Intro to Content Localization; Making Online Video in Multiple Languages

A company can expand its client base significantly by branching out and marketing in foreign countries. However, global marketing presents a great many challenges when it comes to accommodating the cultural, linguistic, social, and legal differences between countries. These challenges must be overcome by content localization efforts.

Content localization is the process of adapting marketing content to a foreign market. While translating written and verbal information is often the most challenging part of localization, it’s important to note that localization efforts are necessary even when reaching out to a new market that operates in the same language.

When it comes to video localization, efforts need to be made to adapt both visual and audio information to the new audience.

If a video is placed on a company website to explain the company’s products and services, it will typically be created with an audio track of dialogue in the home language of the company. However, it might also include clips where the written language is displayed. The first step to video localization is usually translating the spoken and written language into a new target language.

Video localization: Options for dealing with the language issue:

Subtitling

Subtitling is typically the easiest way to localize a video. It allows content to be translated via written translations run at the bottom of the screen.

Depending on how much spoken dialogue is put in a video, subtitling may simply require that a few brief phrases be translated into the target language. From there, it is usually a simple matter to have the video footage edited so that the translated lines run at the bottom of the screen simultaneously as they are spoken in the video.

Subtitling is not only a cost effective means of handling content localization, but it’s also a good idea if you want to connect the product or service with its home country. You may want to very blatantly allow the company product or service to be identified with the home country or home language if that country has some particular prestige in the industry in question.

For example, this Stella Artois advertisement has been left to run in French with subtitles, presumably to call attention to the prestige Belgium has when it comes to brewing this type of beer.

Dubbing

If on-screen speakers provide the dialogue in the video, dubbing will be necessary to allow for audio localization of the video. This can be done most affordably when the audio track of the video in the source-language is faded into the background while dubbing in the target language is laid over the original track.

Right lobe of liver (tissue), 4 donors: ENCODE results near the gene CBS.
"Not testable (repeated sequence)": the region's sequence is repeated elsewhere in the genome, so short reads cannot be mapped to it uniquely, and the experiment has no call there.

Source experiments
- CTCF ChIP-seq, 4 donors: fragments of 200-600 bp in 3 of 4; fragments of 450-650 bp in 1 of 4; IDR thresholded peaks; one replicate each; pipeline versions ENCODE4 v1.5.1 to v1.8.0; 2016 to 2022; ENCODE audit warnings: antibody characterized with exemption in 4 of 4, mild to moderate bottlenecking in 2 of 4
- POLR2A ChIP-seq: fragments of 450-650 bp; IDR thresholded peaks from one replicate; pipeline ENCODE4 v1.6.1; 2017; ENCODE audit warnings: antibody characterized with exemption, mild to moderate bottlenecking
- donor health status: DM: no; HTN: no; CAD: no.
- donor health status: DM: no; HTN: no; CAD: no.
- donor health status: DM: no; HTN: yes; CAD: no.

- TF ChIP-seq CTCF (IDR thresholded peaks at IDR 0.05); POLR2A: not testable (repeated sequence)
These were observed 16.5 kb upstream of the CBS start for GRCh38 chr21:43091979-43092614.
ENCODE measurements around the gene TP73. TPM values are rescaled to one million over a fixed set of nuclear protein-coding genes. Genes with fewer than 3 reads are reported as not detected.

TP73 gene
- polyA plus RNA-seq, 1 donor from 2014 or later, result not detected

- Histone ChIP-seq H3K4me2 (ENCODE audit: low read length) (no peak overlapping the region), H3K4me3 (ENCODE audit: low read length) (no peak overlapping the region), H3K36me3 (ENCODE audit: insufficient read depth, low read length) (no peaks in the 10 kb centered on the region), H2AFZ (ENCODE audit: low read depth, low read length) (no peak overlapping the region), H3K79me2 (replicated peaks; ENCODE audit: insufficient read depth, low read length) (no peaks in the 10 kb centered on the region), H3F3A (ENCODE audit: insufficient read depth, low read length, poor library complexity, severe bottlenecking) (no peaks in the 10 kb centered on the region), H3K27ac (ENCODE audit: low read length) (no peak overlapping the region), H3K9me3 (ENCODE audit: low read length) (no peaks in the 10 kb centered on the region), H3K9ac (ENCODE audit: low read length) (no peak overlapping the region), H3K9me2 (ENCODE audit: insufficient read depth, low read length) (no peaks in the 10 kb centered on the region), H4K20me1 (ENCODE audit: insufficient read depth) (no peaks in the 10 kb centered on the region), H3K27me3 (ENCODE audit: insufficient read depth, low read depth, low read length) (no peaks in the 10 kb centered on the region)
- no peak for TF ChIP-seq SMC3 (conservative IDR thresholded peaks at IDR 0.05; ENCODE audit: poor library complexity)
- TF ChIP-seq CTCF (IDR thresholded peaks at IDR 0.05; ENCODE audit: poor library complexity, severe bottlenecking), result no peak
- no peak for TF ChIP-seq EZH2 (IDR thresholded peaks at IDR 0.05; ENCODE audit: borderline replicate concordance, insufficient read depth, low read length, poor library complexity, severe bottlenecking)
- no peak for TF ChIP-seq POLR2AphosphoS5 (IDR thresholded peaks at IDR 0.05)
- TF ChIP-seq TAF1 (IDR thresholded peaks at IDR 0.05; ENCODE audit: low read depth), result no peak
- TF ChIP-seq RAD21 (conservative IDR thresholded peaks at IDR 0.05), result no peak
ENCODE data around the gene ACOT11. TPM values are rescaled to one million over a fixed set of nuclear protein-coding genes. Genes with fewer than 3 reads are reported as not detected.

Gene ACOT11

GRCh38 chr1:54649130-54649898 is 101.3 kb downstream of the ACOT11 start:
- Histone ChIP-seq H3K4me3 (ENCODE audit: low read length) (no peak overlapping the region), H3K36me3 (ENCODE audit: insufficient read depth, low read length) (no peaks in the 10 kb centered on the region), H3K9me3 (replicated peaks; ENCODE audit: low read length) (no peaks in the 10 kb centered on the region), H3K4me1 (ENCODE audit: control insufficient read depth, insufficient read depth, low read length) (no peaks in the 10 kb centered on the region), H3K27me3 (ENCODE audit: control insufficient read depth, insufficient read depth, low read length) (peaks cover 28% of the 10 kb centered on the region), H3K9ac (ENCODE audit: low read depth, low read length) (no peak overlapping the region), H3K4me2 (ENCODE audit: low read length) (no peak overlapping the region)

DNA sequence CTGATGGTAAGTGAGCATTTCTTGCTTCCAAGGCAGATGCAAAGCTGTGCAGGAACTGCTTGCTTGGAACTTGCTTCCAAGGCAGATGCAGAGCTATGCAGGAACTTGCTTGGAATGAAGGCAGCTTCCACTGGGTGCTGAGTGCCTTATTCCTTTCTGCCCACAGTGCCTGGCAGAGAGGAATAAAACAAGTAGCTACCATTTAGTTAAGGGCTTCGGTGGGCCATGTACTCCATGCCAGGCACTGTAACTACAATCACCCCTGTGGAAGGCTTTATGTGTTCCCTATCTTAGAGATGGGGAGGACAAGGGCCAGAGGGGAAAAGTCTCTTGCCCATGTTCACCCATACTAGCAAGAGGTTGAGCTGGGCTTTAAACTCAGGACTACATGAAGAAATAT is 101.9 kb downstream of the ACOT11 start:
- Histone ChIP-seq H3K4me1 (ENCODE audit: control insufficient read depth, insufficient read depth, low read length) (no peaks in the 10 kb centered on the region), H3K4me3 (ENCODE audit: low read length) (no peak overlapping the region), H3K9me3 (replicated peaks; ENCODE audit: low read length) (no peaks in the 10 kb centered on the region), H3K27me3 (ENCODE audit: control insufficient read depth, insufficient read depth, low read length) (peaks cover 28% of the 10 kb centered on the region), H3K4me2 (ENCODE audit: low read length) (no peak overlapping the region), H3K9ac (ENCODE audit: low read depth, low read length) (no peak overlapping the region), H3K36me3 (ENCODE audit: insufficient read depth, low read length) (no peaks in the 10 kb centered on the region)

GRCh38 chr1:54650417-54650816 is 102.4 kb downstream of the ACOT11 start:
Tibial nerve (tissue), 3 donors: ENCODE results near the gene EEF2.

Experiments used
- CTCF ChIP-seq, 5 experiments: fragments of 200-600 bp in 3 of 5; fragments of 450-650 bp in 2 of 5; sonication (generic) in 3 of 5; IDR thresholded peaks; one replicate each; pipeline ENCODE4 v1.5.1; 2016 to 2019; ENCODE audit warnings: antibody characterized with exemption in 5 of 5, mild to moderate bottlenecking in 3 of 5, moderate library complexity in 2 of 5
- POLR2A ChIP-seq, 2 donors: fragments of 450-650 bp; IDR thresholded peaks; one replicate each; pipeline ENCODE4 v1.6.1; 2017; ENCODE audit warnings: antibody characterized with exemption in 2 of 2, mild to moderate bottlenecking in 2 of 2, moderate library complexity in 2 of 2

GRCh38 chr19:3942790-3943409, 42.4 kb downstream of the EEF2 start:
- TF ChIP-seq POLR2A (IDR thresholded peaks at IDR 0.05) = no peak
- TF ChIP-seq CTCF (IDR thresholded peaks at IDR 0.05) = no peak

The more speakers there are in the video, the more voices need to be found to create the dubbed track. This makes it somewhat challenging and costly to dub a video in which numerous actors faces are shown as they speak. Another challenge of dubbing a video is coordinating mouth movements of the visible speaker with the audio track.

Voice-overs

If the speaker in a video is located off-screen, a voice-over track provided by one speaker speaking in the target language will allow the video to be localized in terms of language.

To do a voice-over a video, a company needs to both have the original script accurately translated and find a narrator whose native language is ideally the target language.

Voice-overs are appropriate when the video source file is separate from the voice-over track. This voice-over situation is ideal because- unlike with dubbing- the quality of the resulting video will be just as good in terms of quality as the original video. Viewers will not be able to tell that the video was not originally created to be run in the target language.

Content Localization tools

Companies sometimes assume that branching out into foreign markets is impossible because the language barrier will create too many forbidding expenses. However, a professional translation is surprising affordable thanks to the existance of online translation services. These tools are becoming a vital part of the content localization process.

One such service is  Gengo. Gengo is an online translation service that hooks those needing a translation up with native speakers located around the world. Rates for a site like Gengo start at just $0.05 per word. With rates this low, companies can have scripts of 400 words translate for only $20.

Linguistic challenges that hamper localization efforts

Some foreign markets will be more difficult to target than others depending on a variety of linguistic factors. Let’s take one language in particular that’s known for causing probmes: Arabic.

Arabic is often considered to be one of the most difficult languages to target because it is a language prone to ambiguity and mistranslation. In part, Arabic poses a challenge because it can be broken up linguistically into many regional dialects that are unintelligible from one another.

Even written Arabic poses a problem because it is written from right to left, unlike most of the world’s languages. Interestingly, native Arabic speakers have a hard time even navigating the Internet because there are no search engines that run on the language. There is not even a spell check program in extistence for typing Arabic or software that allows for optical character recognition in Arabic.

When considering the difficulty of content localization in a particular language, think about these factors that make Arabic difficult: the prominence of regional dialects, the language’s written form, and the language’s adaption to Internet technology.